As we lead up to the 50th anniversary of Neil Armstrong’s “one small step for man, one giant leap for mankind”, this is the author’s autobiographical account of a momentous day in history, both for the world and for him. He was torn between going out to play in the snow or watching the events unfolding on television but even if it hadn’t snowed in Peterborough it was still such a momentous day that there would be few who were alive then and are alive now who can not remember where they were and what they witnessed.  And that is the purpose of his writing the story – for older generations to “share with children their experiences and memories and encourage children to ponder and be excited by the endless possibilities in their future.” 

Beautifully written and superbly illustrated the story inspires the reader to think about what a whole new world would look like for them. Would it be seeing snow, the ocean, the city or the desert for the first time? Would it be imagining what the world would be like on the centenary of the anniversary in 2069? Would it be having a brother or sister or being disease-free or something else they longed for that would be life-changing? Have they already experienced such a change? So much scope for talking and writing and dreaming, pondering and wondering just as Cummings wanted!

 

Moonwalkers

Moonwalkers

Moonwalkers

 

 

 

 

 

 

 

 

 

Moonwalkers

Mark Greenwood

Terry Denton

Puffin, 2019

32pp., hbk., RRP $A19.99

9780143793557

July 21, 1969 and like so many Australian children, Billy stared at the moon in amazement through his telescope wondering if it was really possible for man to land on the moon. Nearby, in a sheep paddock , a much larger telescope was also trained skywards as Apollo 11 with Neil Armstrong, Buzz Aldrin and Michael Collins on board, made its historic voyage.  

For the three days between launch and landing Billy taught his little sister and brother all about how to be astronauts, building models, making spacesuits, using the bath to experience lunar gravity and recreating the Command Module in their bedroom. And as that large telescope in the field nearby beamed live pictures of the landing, the whole family sat transfixed in front of their television and watched and wondered. 

Man’s first landing on the moon was one of those momentous occasions in history when those who were alive can recall exactly where they were and what they were doing, and all collectively wondering whether the astronauts would make it back to Earth safely.  Greenwood and Denton have taken this event and woven the facts and details into a stunning story that will not only bring back memories for many but also introduce the emotions and intricacies of the event to new generations who take space exploration for granted, perhaps even having it on their to-do list. Using their own memories as the basis for the story- it was near Denton’s birthday and he was convinced it was some sort of special birthday present – they have created a story that shows the power of imagination coming true as generations of children throughout the centuries have looked at the moon and wondered “what if…?” What dreams will this story inspire?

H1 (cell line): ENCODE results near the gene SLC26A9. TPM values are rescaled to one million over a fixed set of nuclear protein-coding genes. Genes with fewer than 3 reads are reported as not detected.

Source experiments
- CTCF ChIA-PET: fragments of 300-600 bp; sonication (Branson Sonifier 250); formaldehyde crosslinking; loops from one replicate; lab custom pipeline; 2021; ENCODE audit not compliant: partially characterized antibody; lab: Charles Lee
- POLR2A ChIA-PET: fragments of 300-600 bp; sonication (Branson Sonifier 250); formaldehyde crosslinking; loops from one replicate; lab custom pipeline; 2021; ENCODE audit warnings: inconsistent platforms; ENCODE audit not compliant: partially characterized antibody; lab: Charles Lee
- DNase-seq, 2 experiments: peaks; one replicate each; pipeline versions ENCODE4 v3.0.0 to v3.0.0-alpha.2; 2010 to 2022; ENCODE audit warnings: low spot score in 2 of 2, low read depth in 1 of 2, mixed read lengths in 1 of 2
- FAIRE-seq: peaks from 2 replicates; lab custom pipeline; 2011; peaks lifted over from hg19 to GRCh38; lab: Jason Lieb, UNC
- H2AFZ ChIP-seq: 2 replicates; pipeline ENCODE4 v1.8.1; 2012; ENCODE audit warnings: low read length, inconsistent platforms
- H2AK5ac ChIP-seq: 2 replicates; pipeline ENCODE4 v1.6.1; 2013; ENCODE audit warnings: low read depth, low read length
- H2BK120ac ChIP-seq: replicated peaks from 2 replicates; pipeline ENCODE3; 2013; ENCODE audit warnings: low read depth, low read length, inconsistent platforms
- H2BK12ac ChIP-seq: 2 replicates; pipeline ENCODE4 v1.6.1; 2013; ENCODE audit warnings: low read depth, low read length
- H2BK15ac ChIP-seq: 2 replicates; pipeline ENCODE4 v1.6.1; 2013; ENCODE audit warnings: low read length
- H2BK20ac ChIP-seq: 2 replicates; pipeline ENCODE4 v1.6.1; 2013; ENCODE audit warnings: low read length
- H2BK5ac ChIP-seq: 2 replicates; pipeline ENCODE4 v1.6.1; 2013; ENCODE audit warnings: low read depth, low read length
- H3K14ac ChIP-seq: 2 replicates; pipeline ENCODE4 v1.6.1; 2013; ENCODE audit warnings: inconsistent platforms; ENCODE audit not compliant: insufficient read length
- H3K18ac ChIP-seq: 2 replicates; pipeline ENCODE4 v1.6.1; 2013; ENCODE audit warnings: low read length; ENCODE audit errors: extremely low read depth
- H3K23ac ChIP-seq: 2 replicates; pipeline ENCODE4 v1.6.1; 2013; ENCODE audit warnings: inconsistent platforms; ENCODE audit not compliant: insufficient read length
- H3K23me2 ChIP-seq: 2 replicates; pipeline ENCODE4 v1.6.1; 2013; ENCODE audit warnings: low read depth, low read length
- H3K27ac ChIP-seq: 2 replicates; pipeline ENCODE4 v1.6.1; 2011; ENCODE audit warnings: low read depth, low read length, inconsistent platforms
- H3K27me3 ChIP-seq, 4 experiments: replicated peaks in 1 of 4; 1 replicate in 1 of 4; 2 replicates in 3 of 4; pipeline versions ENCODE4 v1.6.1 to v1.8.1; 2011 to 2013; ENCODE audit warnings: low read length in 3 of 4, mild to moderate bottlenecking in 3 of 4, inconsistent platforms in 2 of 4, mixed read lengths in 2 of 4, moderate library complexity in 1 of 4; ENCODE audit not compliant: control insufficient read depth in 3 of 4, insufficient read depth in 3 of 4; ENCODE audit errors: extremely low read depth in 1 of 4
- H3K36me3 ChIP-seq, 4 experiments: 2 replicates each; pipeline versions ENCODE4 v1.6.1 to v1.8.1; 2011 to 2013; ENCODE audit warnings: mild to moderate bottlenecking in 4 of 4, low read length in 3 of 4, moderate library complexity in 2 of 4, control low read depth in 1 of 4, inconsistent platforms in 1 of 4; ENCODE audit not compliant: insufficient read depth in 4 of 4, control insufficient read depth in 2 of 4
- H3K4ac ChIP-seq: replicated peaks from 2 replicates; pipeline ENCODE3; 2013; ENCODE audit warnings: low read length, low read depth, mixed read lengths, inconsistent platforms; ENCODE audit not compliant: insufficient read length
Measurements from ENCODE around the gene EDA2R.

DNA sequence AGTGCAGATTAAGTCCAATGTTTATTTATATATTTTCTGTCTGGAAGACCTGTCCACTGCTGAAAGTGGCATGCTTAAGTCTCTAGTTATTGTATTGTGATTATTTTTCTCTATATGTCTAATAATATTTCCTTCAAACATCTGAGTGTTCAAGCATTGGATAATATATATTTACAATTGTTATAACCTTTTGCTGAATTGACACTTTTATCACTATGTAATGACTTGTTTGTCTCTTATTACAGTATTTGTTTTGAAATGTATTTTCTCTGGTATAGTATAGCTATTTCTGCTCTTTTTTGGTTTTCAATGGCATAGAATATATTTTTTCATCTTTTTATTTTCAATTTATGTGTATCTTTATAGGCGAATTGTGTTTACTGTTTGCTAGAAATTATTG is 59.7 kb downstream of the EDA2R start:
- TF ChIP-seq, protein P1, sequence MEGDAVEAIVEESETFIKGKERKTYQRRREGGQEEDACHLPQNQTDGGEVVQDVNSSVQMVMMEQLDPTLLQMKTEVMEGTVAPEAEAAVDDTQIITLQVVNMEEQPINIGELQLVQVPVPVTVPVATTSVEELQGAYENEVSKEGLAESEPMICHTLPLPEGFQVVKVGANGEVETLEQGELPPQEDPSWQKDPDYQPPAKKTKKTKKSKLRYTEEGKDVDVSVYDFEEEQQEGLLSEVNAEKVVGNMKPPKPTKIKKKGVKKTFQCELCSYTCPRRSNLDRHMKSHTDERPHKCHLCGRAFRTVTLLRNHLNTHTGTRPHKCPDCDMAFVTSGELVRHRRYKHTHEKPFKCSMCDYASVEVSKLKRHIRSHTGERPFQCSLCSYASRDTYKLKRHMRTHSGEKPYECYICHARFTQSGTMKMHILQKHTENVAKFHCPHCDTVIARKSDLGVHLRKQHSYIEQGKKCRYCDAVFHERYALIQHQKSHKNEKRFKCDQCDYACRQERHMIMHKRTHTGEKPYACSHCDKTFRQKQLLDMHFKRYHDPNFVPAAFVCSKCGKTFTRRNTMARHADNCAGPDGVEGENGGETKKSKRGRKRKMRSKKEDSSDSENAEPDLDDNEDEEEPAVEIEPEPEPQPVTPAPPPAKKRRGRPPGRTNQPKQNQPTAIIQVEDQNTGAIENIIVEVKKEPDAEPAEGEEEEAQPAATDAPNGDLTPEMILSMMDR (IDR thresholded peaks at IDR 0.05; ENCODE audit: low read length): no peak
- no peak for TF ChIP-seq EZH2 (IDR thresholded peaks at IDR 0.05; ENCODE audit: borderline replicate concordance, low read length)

A great story in itself, it is also the perfect springboard to investigating the event as the 50th anniversary approaches and there is also an activity pack to accompany it. 

The Race to Space

The Race to Space

The Race to Space

 

 

 

 

 

 

 

 

 

The Race to Space

Clive Gifford

Paul Daviz

Words & Pictures, 2019

64pp., hbk., RRP $A24.99

9781786038890

It is hard to believe that it is only a little over a century since the Wright Brothers made the first powered flight, achieving  a distance of 37 metres at an altitude of just three metres with the flight lasting just 12 seconds at the amazing speed of nearly 11km per hour, and now we take flight for granted with humans spending months in space in the International Space Station, vehicles landing on Mars and probes travelling to the deepest corners of the solar system.

Even though the earliest rockets were invented by China over 600 years ago, it wasn’t till the mid-20th century when the USSR launched Sputnik, the first manmade device to orbit the Earth, in 1957 and the US, the other world power to have emerged from World War II, were concerned that this would lead to the USSR having military control of space, that the race for the exploration of space really got going.

As the 50th anniversary of man first’s landing on the moon approaches, this new book traces the history of the space race from the launch of Sputnik to the moon landing with its early focus on the tensions between the US and the USSR, and concluding with the “handshake across space” in the joint Apollo-Soyuz mission in 1975 marking a new collaboration rather than competition.  Illustrated in full colour and spattered with quotes from significant participants of the times, this is a book for independent readers who want to know the stories behind the milestones and understand why it became a “race” with that word’s connotation of winners and losers. 

Another opportunity to revitalise your collection about this period of history that is really so recent that many staff and parents will remember it vividly.